We seem to have entered a dystopian domain. Up on the Somme ridge outside the village of Villers-Brettonneux, winter approaches and clouds bring November rain as a parallel story unfolds.
The narrative recited on this green and peaceful hill chronicles an unspeakable time. The Armistice centenary service at the Australian National Memorial is simple and beautiful, yet there is no beauty in words describing an abomination that made barbarians of men.
The Great War's total military and civilian casualties measured some 37 million. We enter this world through the digital recollections of ex-servicemen and women, through the battles engraved on the memorial, through music, speeches, hymns, through the Last Post and reveille played into the wind from the memorial's bullet-pocked tower overlooking the Somme Valley.
"It was all over, 11am, but so much was gone from our life," recalls a veteran. We remember because it is our history. But how we do this, with a powerful sense of avoidance, must surely define our national identity.
The Villers-Brettonneux ridge-top service on ground sown with misery is a significant fragment of our 11-day special Remembrance Day tour of the Western Front's Australian battlefields. We take this tour to commemorate, along with the millions of others who died, the 61,000 Australians killed and 156,000 wounded during the war (45,000 on the Western Front, 17,000 with no known grave) in Australia's costliest conflict.
It allows us to witness what happened along the 700-kilometre frontline of trenches, dugouts and barbed wire fencing stretching from the Swiss border to the North Sea. From Paris to Ypres to Bruges to Amiens to Paris, we trace a route through France and Belgium, confronting places whose familiar names conjure desolation.
The Somme and Flanders, Fromelles and Pheasant Wood, Passchendaele, Pozieres, Hill 60, Polygon Wood, Broodseinde, Messines, Menin Road, Hellfire Corner, Bullecourt, Le Hamel, the Ypres Salient, Mont Saint-Quentin, Peronne, Arras, VC Corner, Tyne Cot, and more.
This pilgrimage 100 years later is nothing new. Some may call it "battlefields tourism" and it is, troubling as well as cathartic, a journey towards understanding.
Ever since the war ended, veterans and their families have returned. First the spouses and parents came, seeking their missing. Then came the ex-servicemen, many physically or psychologically damaged, then their children, grandchildren and extended families, on and on until today.
Such a sombre journey required the trappings of tourism – accommodation, restaurants and guidebooks. A Michelin guide to the battlefields first appeared in 1919 and by November 11, 1918, Thomas Cook and Son were making arrangements for battlefield visits for bereaved relatives.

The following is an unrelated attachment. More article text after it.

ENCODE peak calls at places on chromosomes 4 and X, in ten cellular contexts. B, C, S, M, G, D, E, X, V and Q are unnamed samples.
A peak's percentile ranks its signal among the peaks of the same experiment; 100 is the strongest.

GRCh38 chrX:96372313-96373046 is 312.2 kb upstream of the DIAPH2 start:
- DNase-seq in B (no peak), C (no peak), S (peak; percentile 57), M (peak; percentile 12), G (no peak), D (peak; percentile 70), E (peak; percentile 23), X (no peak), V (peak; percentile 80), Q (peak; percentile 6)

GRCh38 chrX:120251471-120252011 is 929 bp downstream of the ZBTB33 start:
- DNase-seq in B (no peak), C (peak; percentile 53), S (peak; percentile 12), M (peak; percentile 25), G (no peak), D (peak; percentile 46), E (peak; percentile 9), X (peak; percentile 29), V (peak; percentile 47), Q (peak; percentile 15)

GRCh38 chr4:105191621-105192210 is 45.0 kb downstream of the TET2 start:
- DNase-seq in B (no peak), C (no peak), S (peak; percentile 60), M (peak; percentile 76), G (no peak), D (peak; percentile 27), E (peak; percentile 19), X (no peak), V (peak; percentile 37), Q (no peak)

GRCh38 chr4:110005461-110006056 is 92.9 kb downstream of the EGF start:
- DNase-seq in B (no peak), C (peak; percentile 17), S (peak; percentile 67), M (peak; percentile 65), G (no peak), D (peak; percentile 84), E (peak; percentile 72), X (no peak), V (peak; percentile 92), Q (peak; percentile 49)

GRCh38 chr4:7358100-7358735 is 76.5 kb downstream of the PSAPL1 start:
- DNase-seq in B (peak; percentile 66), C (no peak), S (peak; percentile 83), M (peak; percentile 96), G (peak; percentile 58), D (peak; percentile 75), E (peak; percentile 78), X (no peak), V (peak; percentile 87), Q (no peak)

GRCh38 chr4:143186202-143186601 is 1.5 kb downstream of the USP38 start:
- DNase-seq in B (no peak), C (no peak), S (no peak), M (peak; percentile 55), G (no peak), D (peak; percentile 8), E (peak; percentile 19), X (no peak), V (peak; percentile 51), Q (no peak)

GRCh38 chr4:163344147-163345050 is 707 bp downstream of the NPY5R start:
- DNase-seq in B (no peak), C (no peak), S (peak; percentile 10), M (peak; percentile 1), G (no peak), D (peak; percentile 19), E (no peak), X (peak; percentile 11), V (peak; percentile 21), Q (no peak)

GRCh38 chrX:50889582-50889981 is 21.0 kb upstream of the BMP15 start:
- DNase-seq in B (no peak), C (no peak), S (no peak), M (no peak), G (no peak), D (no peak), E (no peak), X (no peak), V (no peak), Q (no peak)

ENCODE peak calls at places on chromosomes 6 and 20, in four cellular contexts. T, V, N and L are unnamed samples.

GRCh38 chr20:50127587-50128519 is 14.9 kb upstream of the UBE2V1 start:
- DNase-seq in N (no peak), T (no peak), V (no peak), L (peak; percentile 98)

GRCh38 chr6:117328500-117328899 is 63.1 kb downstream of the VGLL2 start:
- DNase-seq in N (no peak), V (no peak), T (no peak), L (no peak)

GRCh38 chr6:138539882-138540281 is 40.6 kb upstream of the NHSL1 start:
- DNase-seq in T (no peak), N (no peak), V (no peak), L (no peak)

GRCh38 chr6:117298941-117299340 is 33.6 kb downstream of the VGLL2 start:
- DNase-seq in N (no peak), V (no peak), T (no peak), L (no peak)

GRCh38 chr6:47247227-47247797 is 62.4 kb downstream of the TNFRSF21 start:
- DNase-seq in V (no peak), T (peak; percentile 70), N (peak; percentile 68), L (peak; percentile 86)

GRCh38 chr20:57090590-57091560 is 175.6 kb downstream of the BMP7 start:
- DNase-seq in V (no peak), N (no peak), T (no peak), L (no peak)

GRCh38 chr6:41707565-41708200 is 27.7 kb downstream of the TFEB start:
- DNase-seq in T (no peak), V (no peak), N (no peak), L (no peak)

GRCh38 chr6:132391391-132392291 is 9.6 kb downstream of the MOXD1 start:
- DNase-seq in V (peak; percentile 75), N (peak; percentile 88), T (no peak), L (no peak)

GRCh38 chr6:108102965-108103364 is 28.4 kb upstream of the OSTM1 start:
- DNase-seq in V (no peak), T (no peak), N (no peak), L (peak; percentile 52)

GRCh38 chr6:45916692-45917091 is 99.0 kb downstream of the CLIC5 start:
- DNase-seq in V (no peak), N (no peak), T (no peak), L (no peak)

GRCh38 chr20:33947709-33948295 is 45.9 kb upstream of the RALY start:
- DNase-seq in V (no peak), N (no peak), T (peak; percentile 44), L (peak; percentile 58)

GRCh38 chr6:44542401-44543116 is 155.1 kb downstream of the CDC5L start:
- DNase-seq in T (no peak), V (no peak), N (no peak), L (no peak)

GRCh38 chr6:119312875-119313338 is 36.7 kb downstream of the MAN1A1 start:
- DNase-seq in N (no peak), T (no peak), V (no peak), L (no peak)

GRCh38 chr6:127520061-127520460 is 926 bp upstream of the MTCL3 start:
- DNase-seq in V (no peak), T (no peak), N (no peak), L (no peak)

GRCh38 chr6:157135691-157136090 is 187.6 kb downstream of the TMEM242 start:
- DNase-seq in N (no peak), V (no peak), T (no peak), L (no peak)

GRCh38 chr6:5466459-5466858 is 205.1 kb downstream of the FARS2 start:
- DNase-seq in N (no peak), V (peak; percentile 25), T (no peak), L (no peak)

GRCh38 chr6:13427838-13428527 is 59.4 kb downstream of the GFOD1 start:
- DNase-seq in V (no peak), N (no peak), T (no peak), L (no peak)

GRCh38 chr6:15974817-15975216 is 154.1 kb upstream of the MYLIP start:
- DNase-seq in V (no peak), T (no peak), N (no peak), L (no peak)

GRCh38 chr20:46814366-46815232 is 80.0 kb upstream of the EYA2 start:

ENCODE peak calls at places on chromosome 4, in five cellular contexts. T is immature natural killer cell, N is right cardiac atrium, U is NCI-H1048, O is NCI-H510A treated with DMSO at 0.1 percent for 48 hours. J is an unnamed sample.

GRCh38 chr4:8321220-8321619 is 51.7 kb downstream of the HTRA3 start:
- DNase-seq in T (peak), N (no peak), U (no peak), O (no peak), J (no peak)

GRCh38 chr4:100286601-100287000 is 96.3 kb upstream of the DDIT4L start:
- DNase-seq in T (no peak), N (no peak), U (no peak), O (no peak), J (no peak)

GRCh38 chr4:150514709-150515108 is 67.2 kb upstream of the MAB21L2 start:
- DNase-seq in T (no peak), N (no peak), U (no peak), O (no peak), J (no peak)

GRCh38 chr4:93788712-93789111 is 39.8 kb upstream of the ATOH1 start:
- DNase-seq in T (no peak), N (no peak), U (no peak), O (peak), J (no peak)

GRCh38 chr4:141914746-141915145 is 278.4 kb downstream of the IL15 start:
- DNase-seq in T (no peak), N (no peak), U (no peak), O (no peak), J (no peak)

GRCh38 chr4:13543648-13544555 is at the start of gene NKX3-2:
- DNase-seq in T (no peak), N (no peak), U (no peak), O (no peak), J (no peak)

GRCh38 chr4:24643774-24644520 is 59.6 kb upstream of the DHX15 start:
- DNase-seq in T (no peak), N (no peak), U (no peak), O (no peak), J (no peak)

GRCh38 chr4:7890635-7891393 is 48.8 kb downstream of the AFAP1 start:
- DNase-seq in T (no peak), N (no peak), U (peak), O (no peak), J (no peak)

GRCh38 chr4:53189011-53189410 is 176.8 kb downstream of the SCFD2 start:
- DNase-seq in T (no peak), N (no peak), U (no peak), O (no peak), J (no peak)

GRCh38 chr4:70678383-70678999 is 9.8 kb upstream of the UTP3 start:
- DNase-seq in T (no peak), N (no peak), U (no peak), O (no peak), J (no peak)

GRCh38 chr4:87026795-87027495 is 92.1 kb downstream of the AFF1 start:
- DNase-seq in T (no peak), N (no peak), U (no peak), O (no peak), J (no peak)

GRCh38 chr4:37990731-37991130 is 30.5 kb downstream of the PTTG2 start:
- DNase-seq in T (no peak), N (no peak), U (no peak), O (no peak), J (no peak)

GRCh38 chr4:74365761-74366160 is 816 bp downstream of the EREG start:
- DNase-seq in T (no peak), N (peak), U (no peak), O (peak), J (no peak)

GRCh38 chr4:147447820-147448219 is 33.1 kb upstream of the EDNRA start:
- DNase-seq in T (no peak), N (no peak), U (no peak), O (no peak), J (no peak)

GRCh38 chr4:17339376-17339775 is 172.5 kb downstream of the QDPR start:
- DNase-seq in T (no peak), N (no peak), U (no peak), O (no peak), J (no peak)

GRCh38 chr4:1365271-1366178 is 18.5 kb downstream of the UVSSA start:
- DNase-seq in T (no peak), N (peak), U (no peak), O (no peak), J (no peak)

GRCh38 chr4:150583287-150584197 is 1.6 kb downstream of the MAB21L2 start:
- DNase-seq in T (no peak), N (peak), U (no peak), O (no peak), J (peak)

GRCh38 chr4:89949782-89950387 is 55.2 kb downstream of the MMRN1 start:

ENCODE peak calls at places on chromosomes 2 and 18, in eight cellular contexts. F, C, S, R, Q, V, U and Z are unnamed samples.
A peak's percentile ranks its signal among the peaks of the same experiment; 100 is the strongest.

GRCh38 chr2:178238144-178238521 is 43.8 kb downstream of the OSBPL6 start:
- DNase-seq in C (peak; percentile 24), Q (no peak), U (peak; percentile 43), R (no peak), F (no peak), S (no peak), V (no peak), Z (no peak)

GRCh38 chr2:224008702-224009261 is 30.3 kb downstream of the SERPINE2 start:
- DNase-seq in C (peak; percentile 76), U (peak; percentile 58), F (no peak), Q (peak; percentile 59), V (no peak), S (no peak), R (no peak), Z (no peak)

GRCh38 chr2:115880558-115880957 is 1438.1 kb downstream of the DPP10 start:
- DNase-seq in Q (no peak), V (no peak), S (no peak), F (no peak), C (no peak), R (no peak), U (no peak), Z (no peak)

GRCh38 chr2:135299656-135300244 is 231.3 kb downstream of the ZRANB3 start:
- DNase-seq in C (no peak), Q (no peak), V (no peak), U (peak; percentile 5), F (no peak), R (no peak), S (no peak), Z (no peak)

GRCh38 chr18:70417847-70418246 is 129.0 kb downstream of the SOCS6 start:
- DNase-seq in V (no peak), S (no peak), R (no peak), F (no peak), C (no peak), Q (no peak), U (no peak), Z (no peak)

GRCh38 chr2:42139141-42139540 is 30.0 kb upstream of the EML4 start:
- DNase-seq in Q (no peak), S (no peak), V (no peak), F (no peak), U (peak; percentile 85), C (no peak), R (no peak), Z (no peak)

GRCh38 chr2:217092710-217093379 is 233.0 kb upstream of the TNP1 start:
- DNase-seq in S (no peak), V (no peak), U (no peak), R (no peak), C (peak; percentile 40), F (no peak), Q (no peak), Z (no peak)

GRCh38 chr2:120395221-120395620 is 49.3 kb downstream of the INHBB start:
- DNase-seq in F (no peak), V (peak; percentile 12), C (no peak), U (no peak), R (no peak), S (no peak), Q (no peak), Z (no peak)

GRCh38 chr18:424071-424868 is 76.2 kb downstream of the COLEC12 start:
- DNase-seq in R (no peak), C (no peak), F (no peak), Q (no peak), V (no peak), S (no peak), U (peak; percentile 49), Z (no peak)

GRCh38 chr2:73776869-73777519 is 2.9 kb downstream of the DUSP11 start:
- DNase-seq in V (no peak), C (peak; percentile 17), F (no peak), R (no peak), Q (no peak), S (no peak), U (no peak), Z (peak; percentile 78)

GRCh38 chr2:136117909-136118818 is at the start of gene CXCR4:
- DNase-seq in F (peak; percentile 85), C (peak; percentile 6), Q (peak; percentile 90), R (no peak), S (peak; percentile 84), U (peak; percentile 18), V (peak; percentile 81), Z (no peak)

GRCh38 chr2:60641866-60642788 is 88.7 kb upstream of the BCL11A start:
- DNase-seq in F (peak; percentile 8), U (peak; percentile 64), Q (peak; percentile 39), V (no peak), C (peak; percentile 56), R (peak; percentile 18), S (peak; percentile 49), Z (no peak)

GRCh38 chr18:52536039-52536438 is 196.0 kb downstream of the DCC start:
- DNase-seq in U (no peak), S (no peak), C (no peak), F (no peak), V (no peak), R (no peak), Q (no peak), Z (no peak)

For those early visitors who came to Ypres, the Menin Gate Memorial to the missing in Flanders met a need, a place of remembrance, despite poet Siegfried Sassoon's later lament, "Who will remember, passing through This Gate, The unheroic dead who fed the guns?" The Last Post has sounded at 8pm daily since 1928, only interrupted during World War II. Thousands have gathered nightly, as we do, to remember.
The British War Office discouraged the first pilgrims. Battlefields were impassable wastelands, unsafe with unexploded ammunition, villages reduced to bursts of red dust. Recovery of the dead was under way and transport and facilities severely limited. People came anyway, so authorities attempted control. Bereaved relatives or "pilgrims" received preferred status to "tourists".
Souvenir hunting flourished, delivered as 1920s "trench art" – embossed ammunition shell cases, bayonets, bullet casings, shrapnel, helmets, hand grenades, certificates and photographs.
The French returned the Somme landscape to exactly as it had been before the war – every field, coppice, street, village, as if banishing the Germans and the war. German cemeteries were consolidated across Flanders and the Somme – we visit the sombre Langemark, where poison gas was first used. It's peaceful now with its grouped basalt-lava crosses and bronze "ghostly guardians" – the only place on the Western Front where the depiction of German soldiers is allowed.
Here lie 45,000 Germans, 25,000 in a mass grave and 5000 student soldiers' names engraved on oak inside the memorial. A striking anti-war memorial stands outside its gates.
For those wishing to forget, the scale of the war made it impossible then, and impossible now. Between 50 and100 bodies are recovered each year from the Western Front's fields and woods, more this year when about 100 German soldiers were found at Messines Ridge.
In 2009, 250 Australian and British soldiers were recovered from mass graves behind Pheasant Wood, buried by Germans after the disastrous battle of Fromelles in July 1916. Thousands of soldiers still lie undiscovered across the entire front, with more than 90,000 Empire soldiers in the Ypres Salient alone.
We arrive in Ypres the day after two Australian soldiers, unearthed with a British soldier, had lain in state under the Menin Gate. We visit their fresh graves in Tyne Cot, all three buried together as they lay for 75 years. Live munitions turn up weekly, placed beside roads for army disposal. Shrapnel, bullets, helmets still litter the fields, underground mines remain unexploded and farms still bear the ripple effect of underground tunnels, shell holes and trenches. It's unexpected, and confronting, just as the raw numbers of the dead are confronting.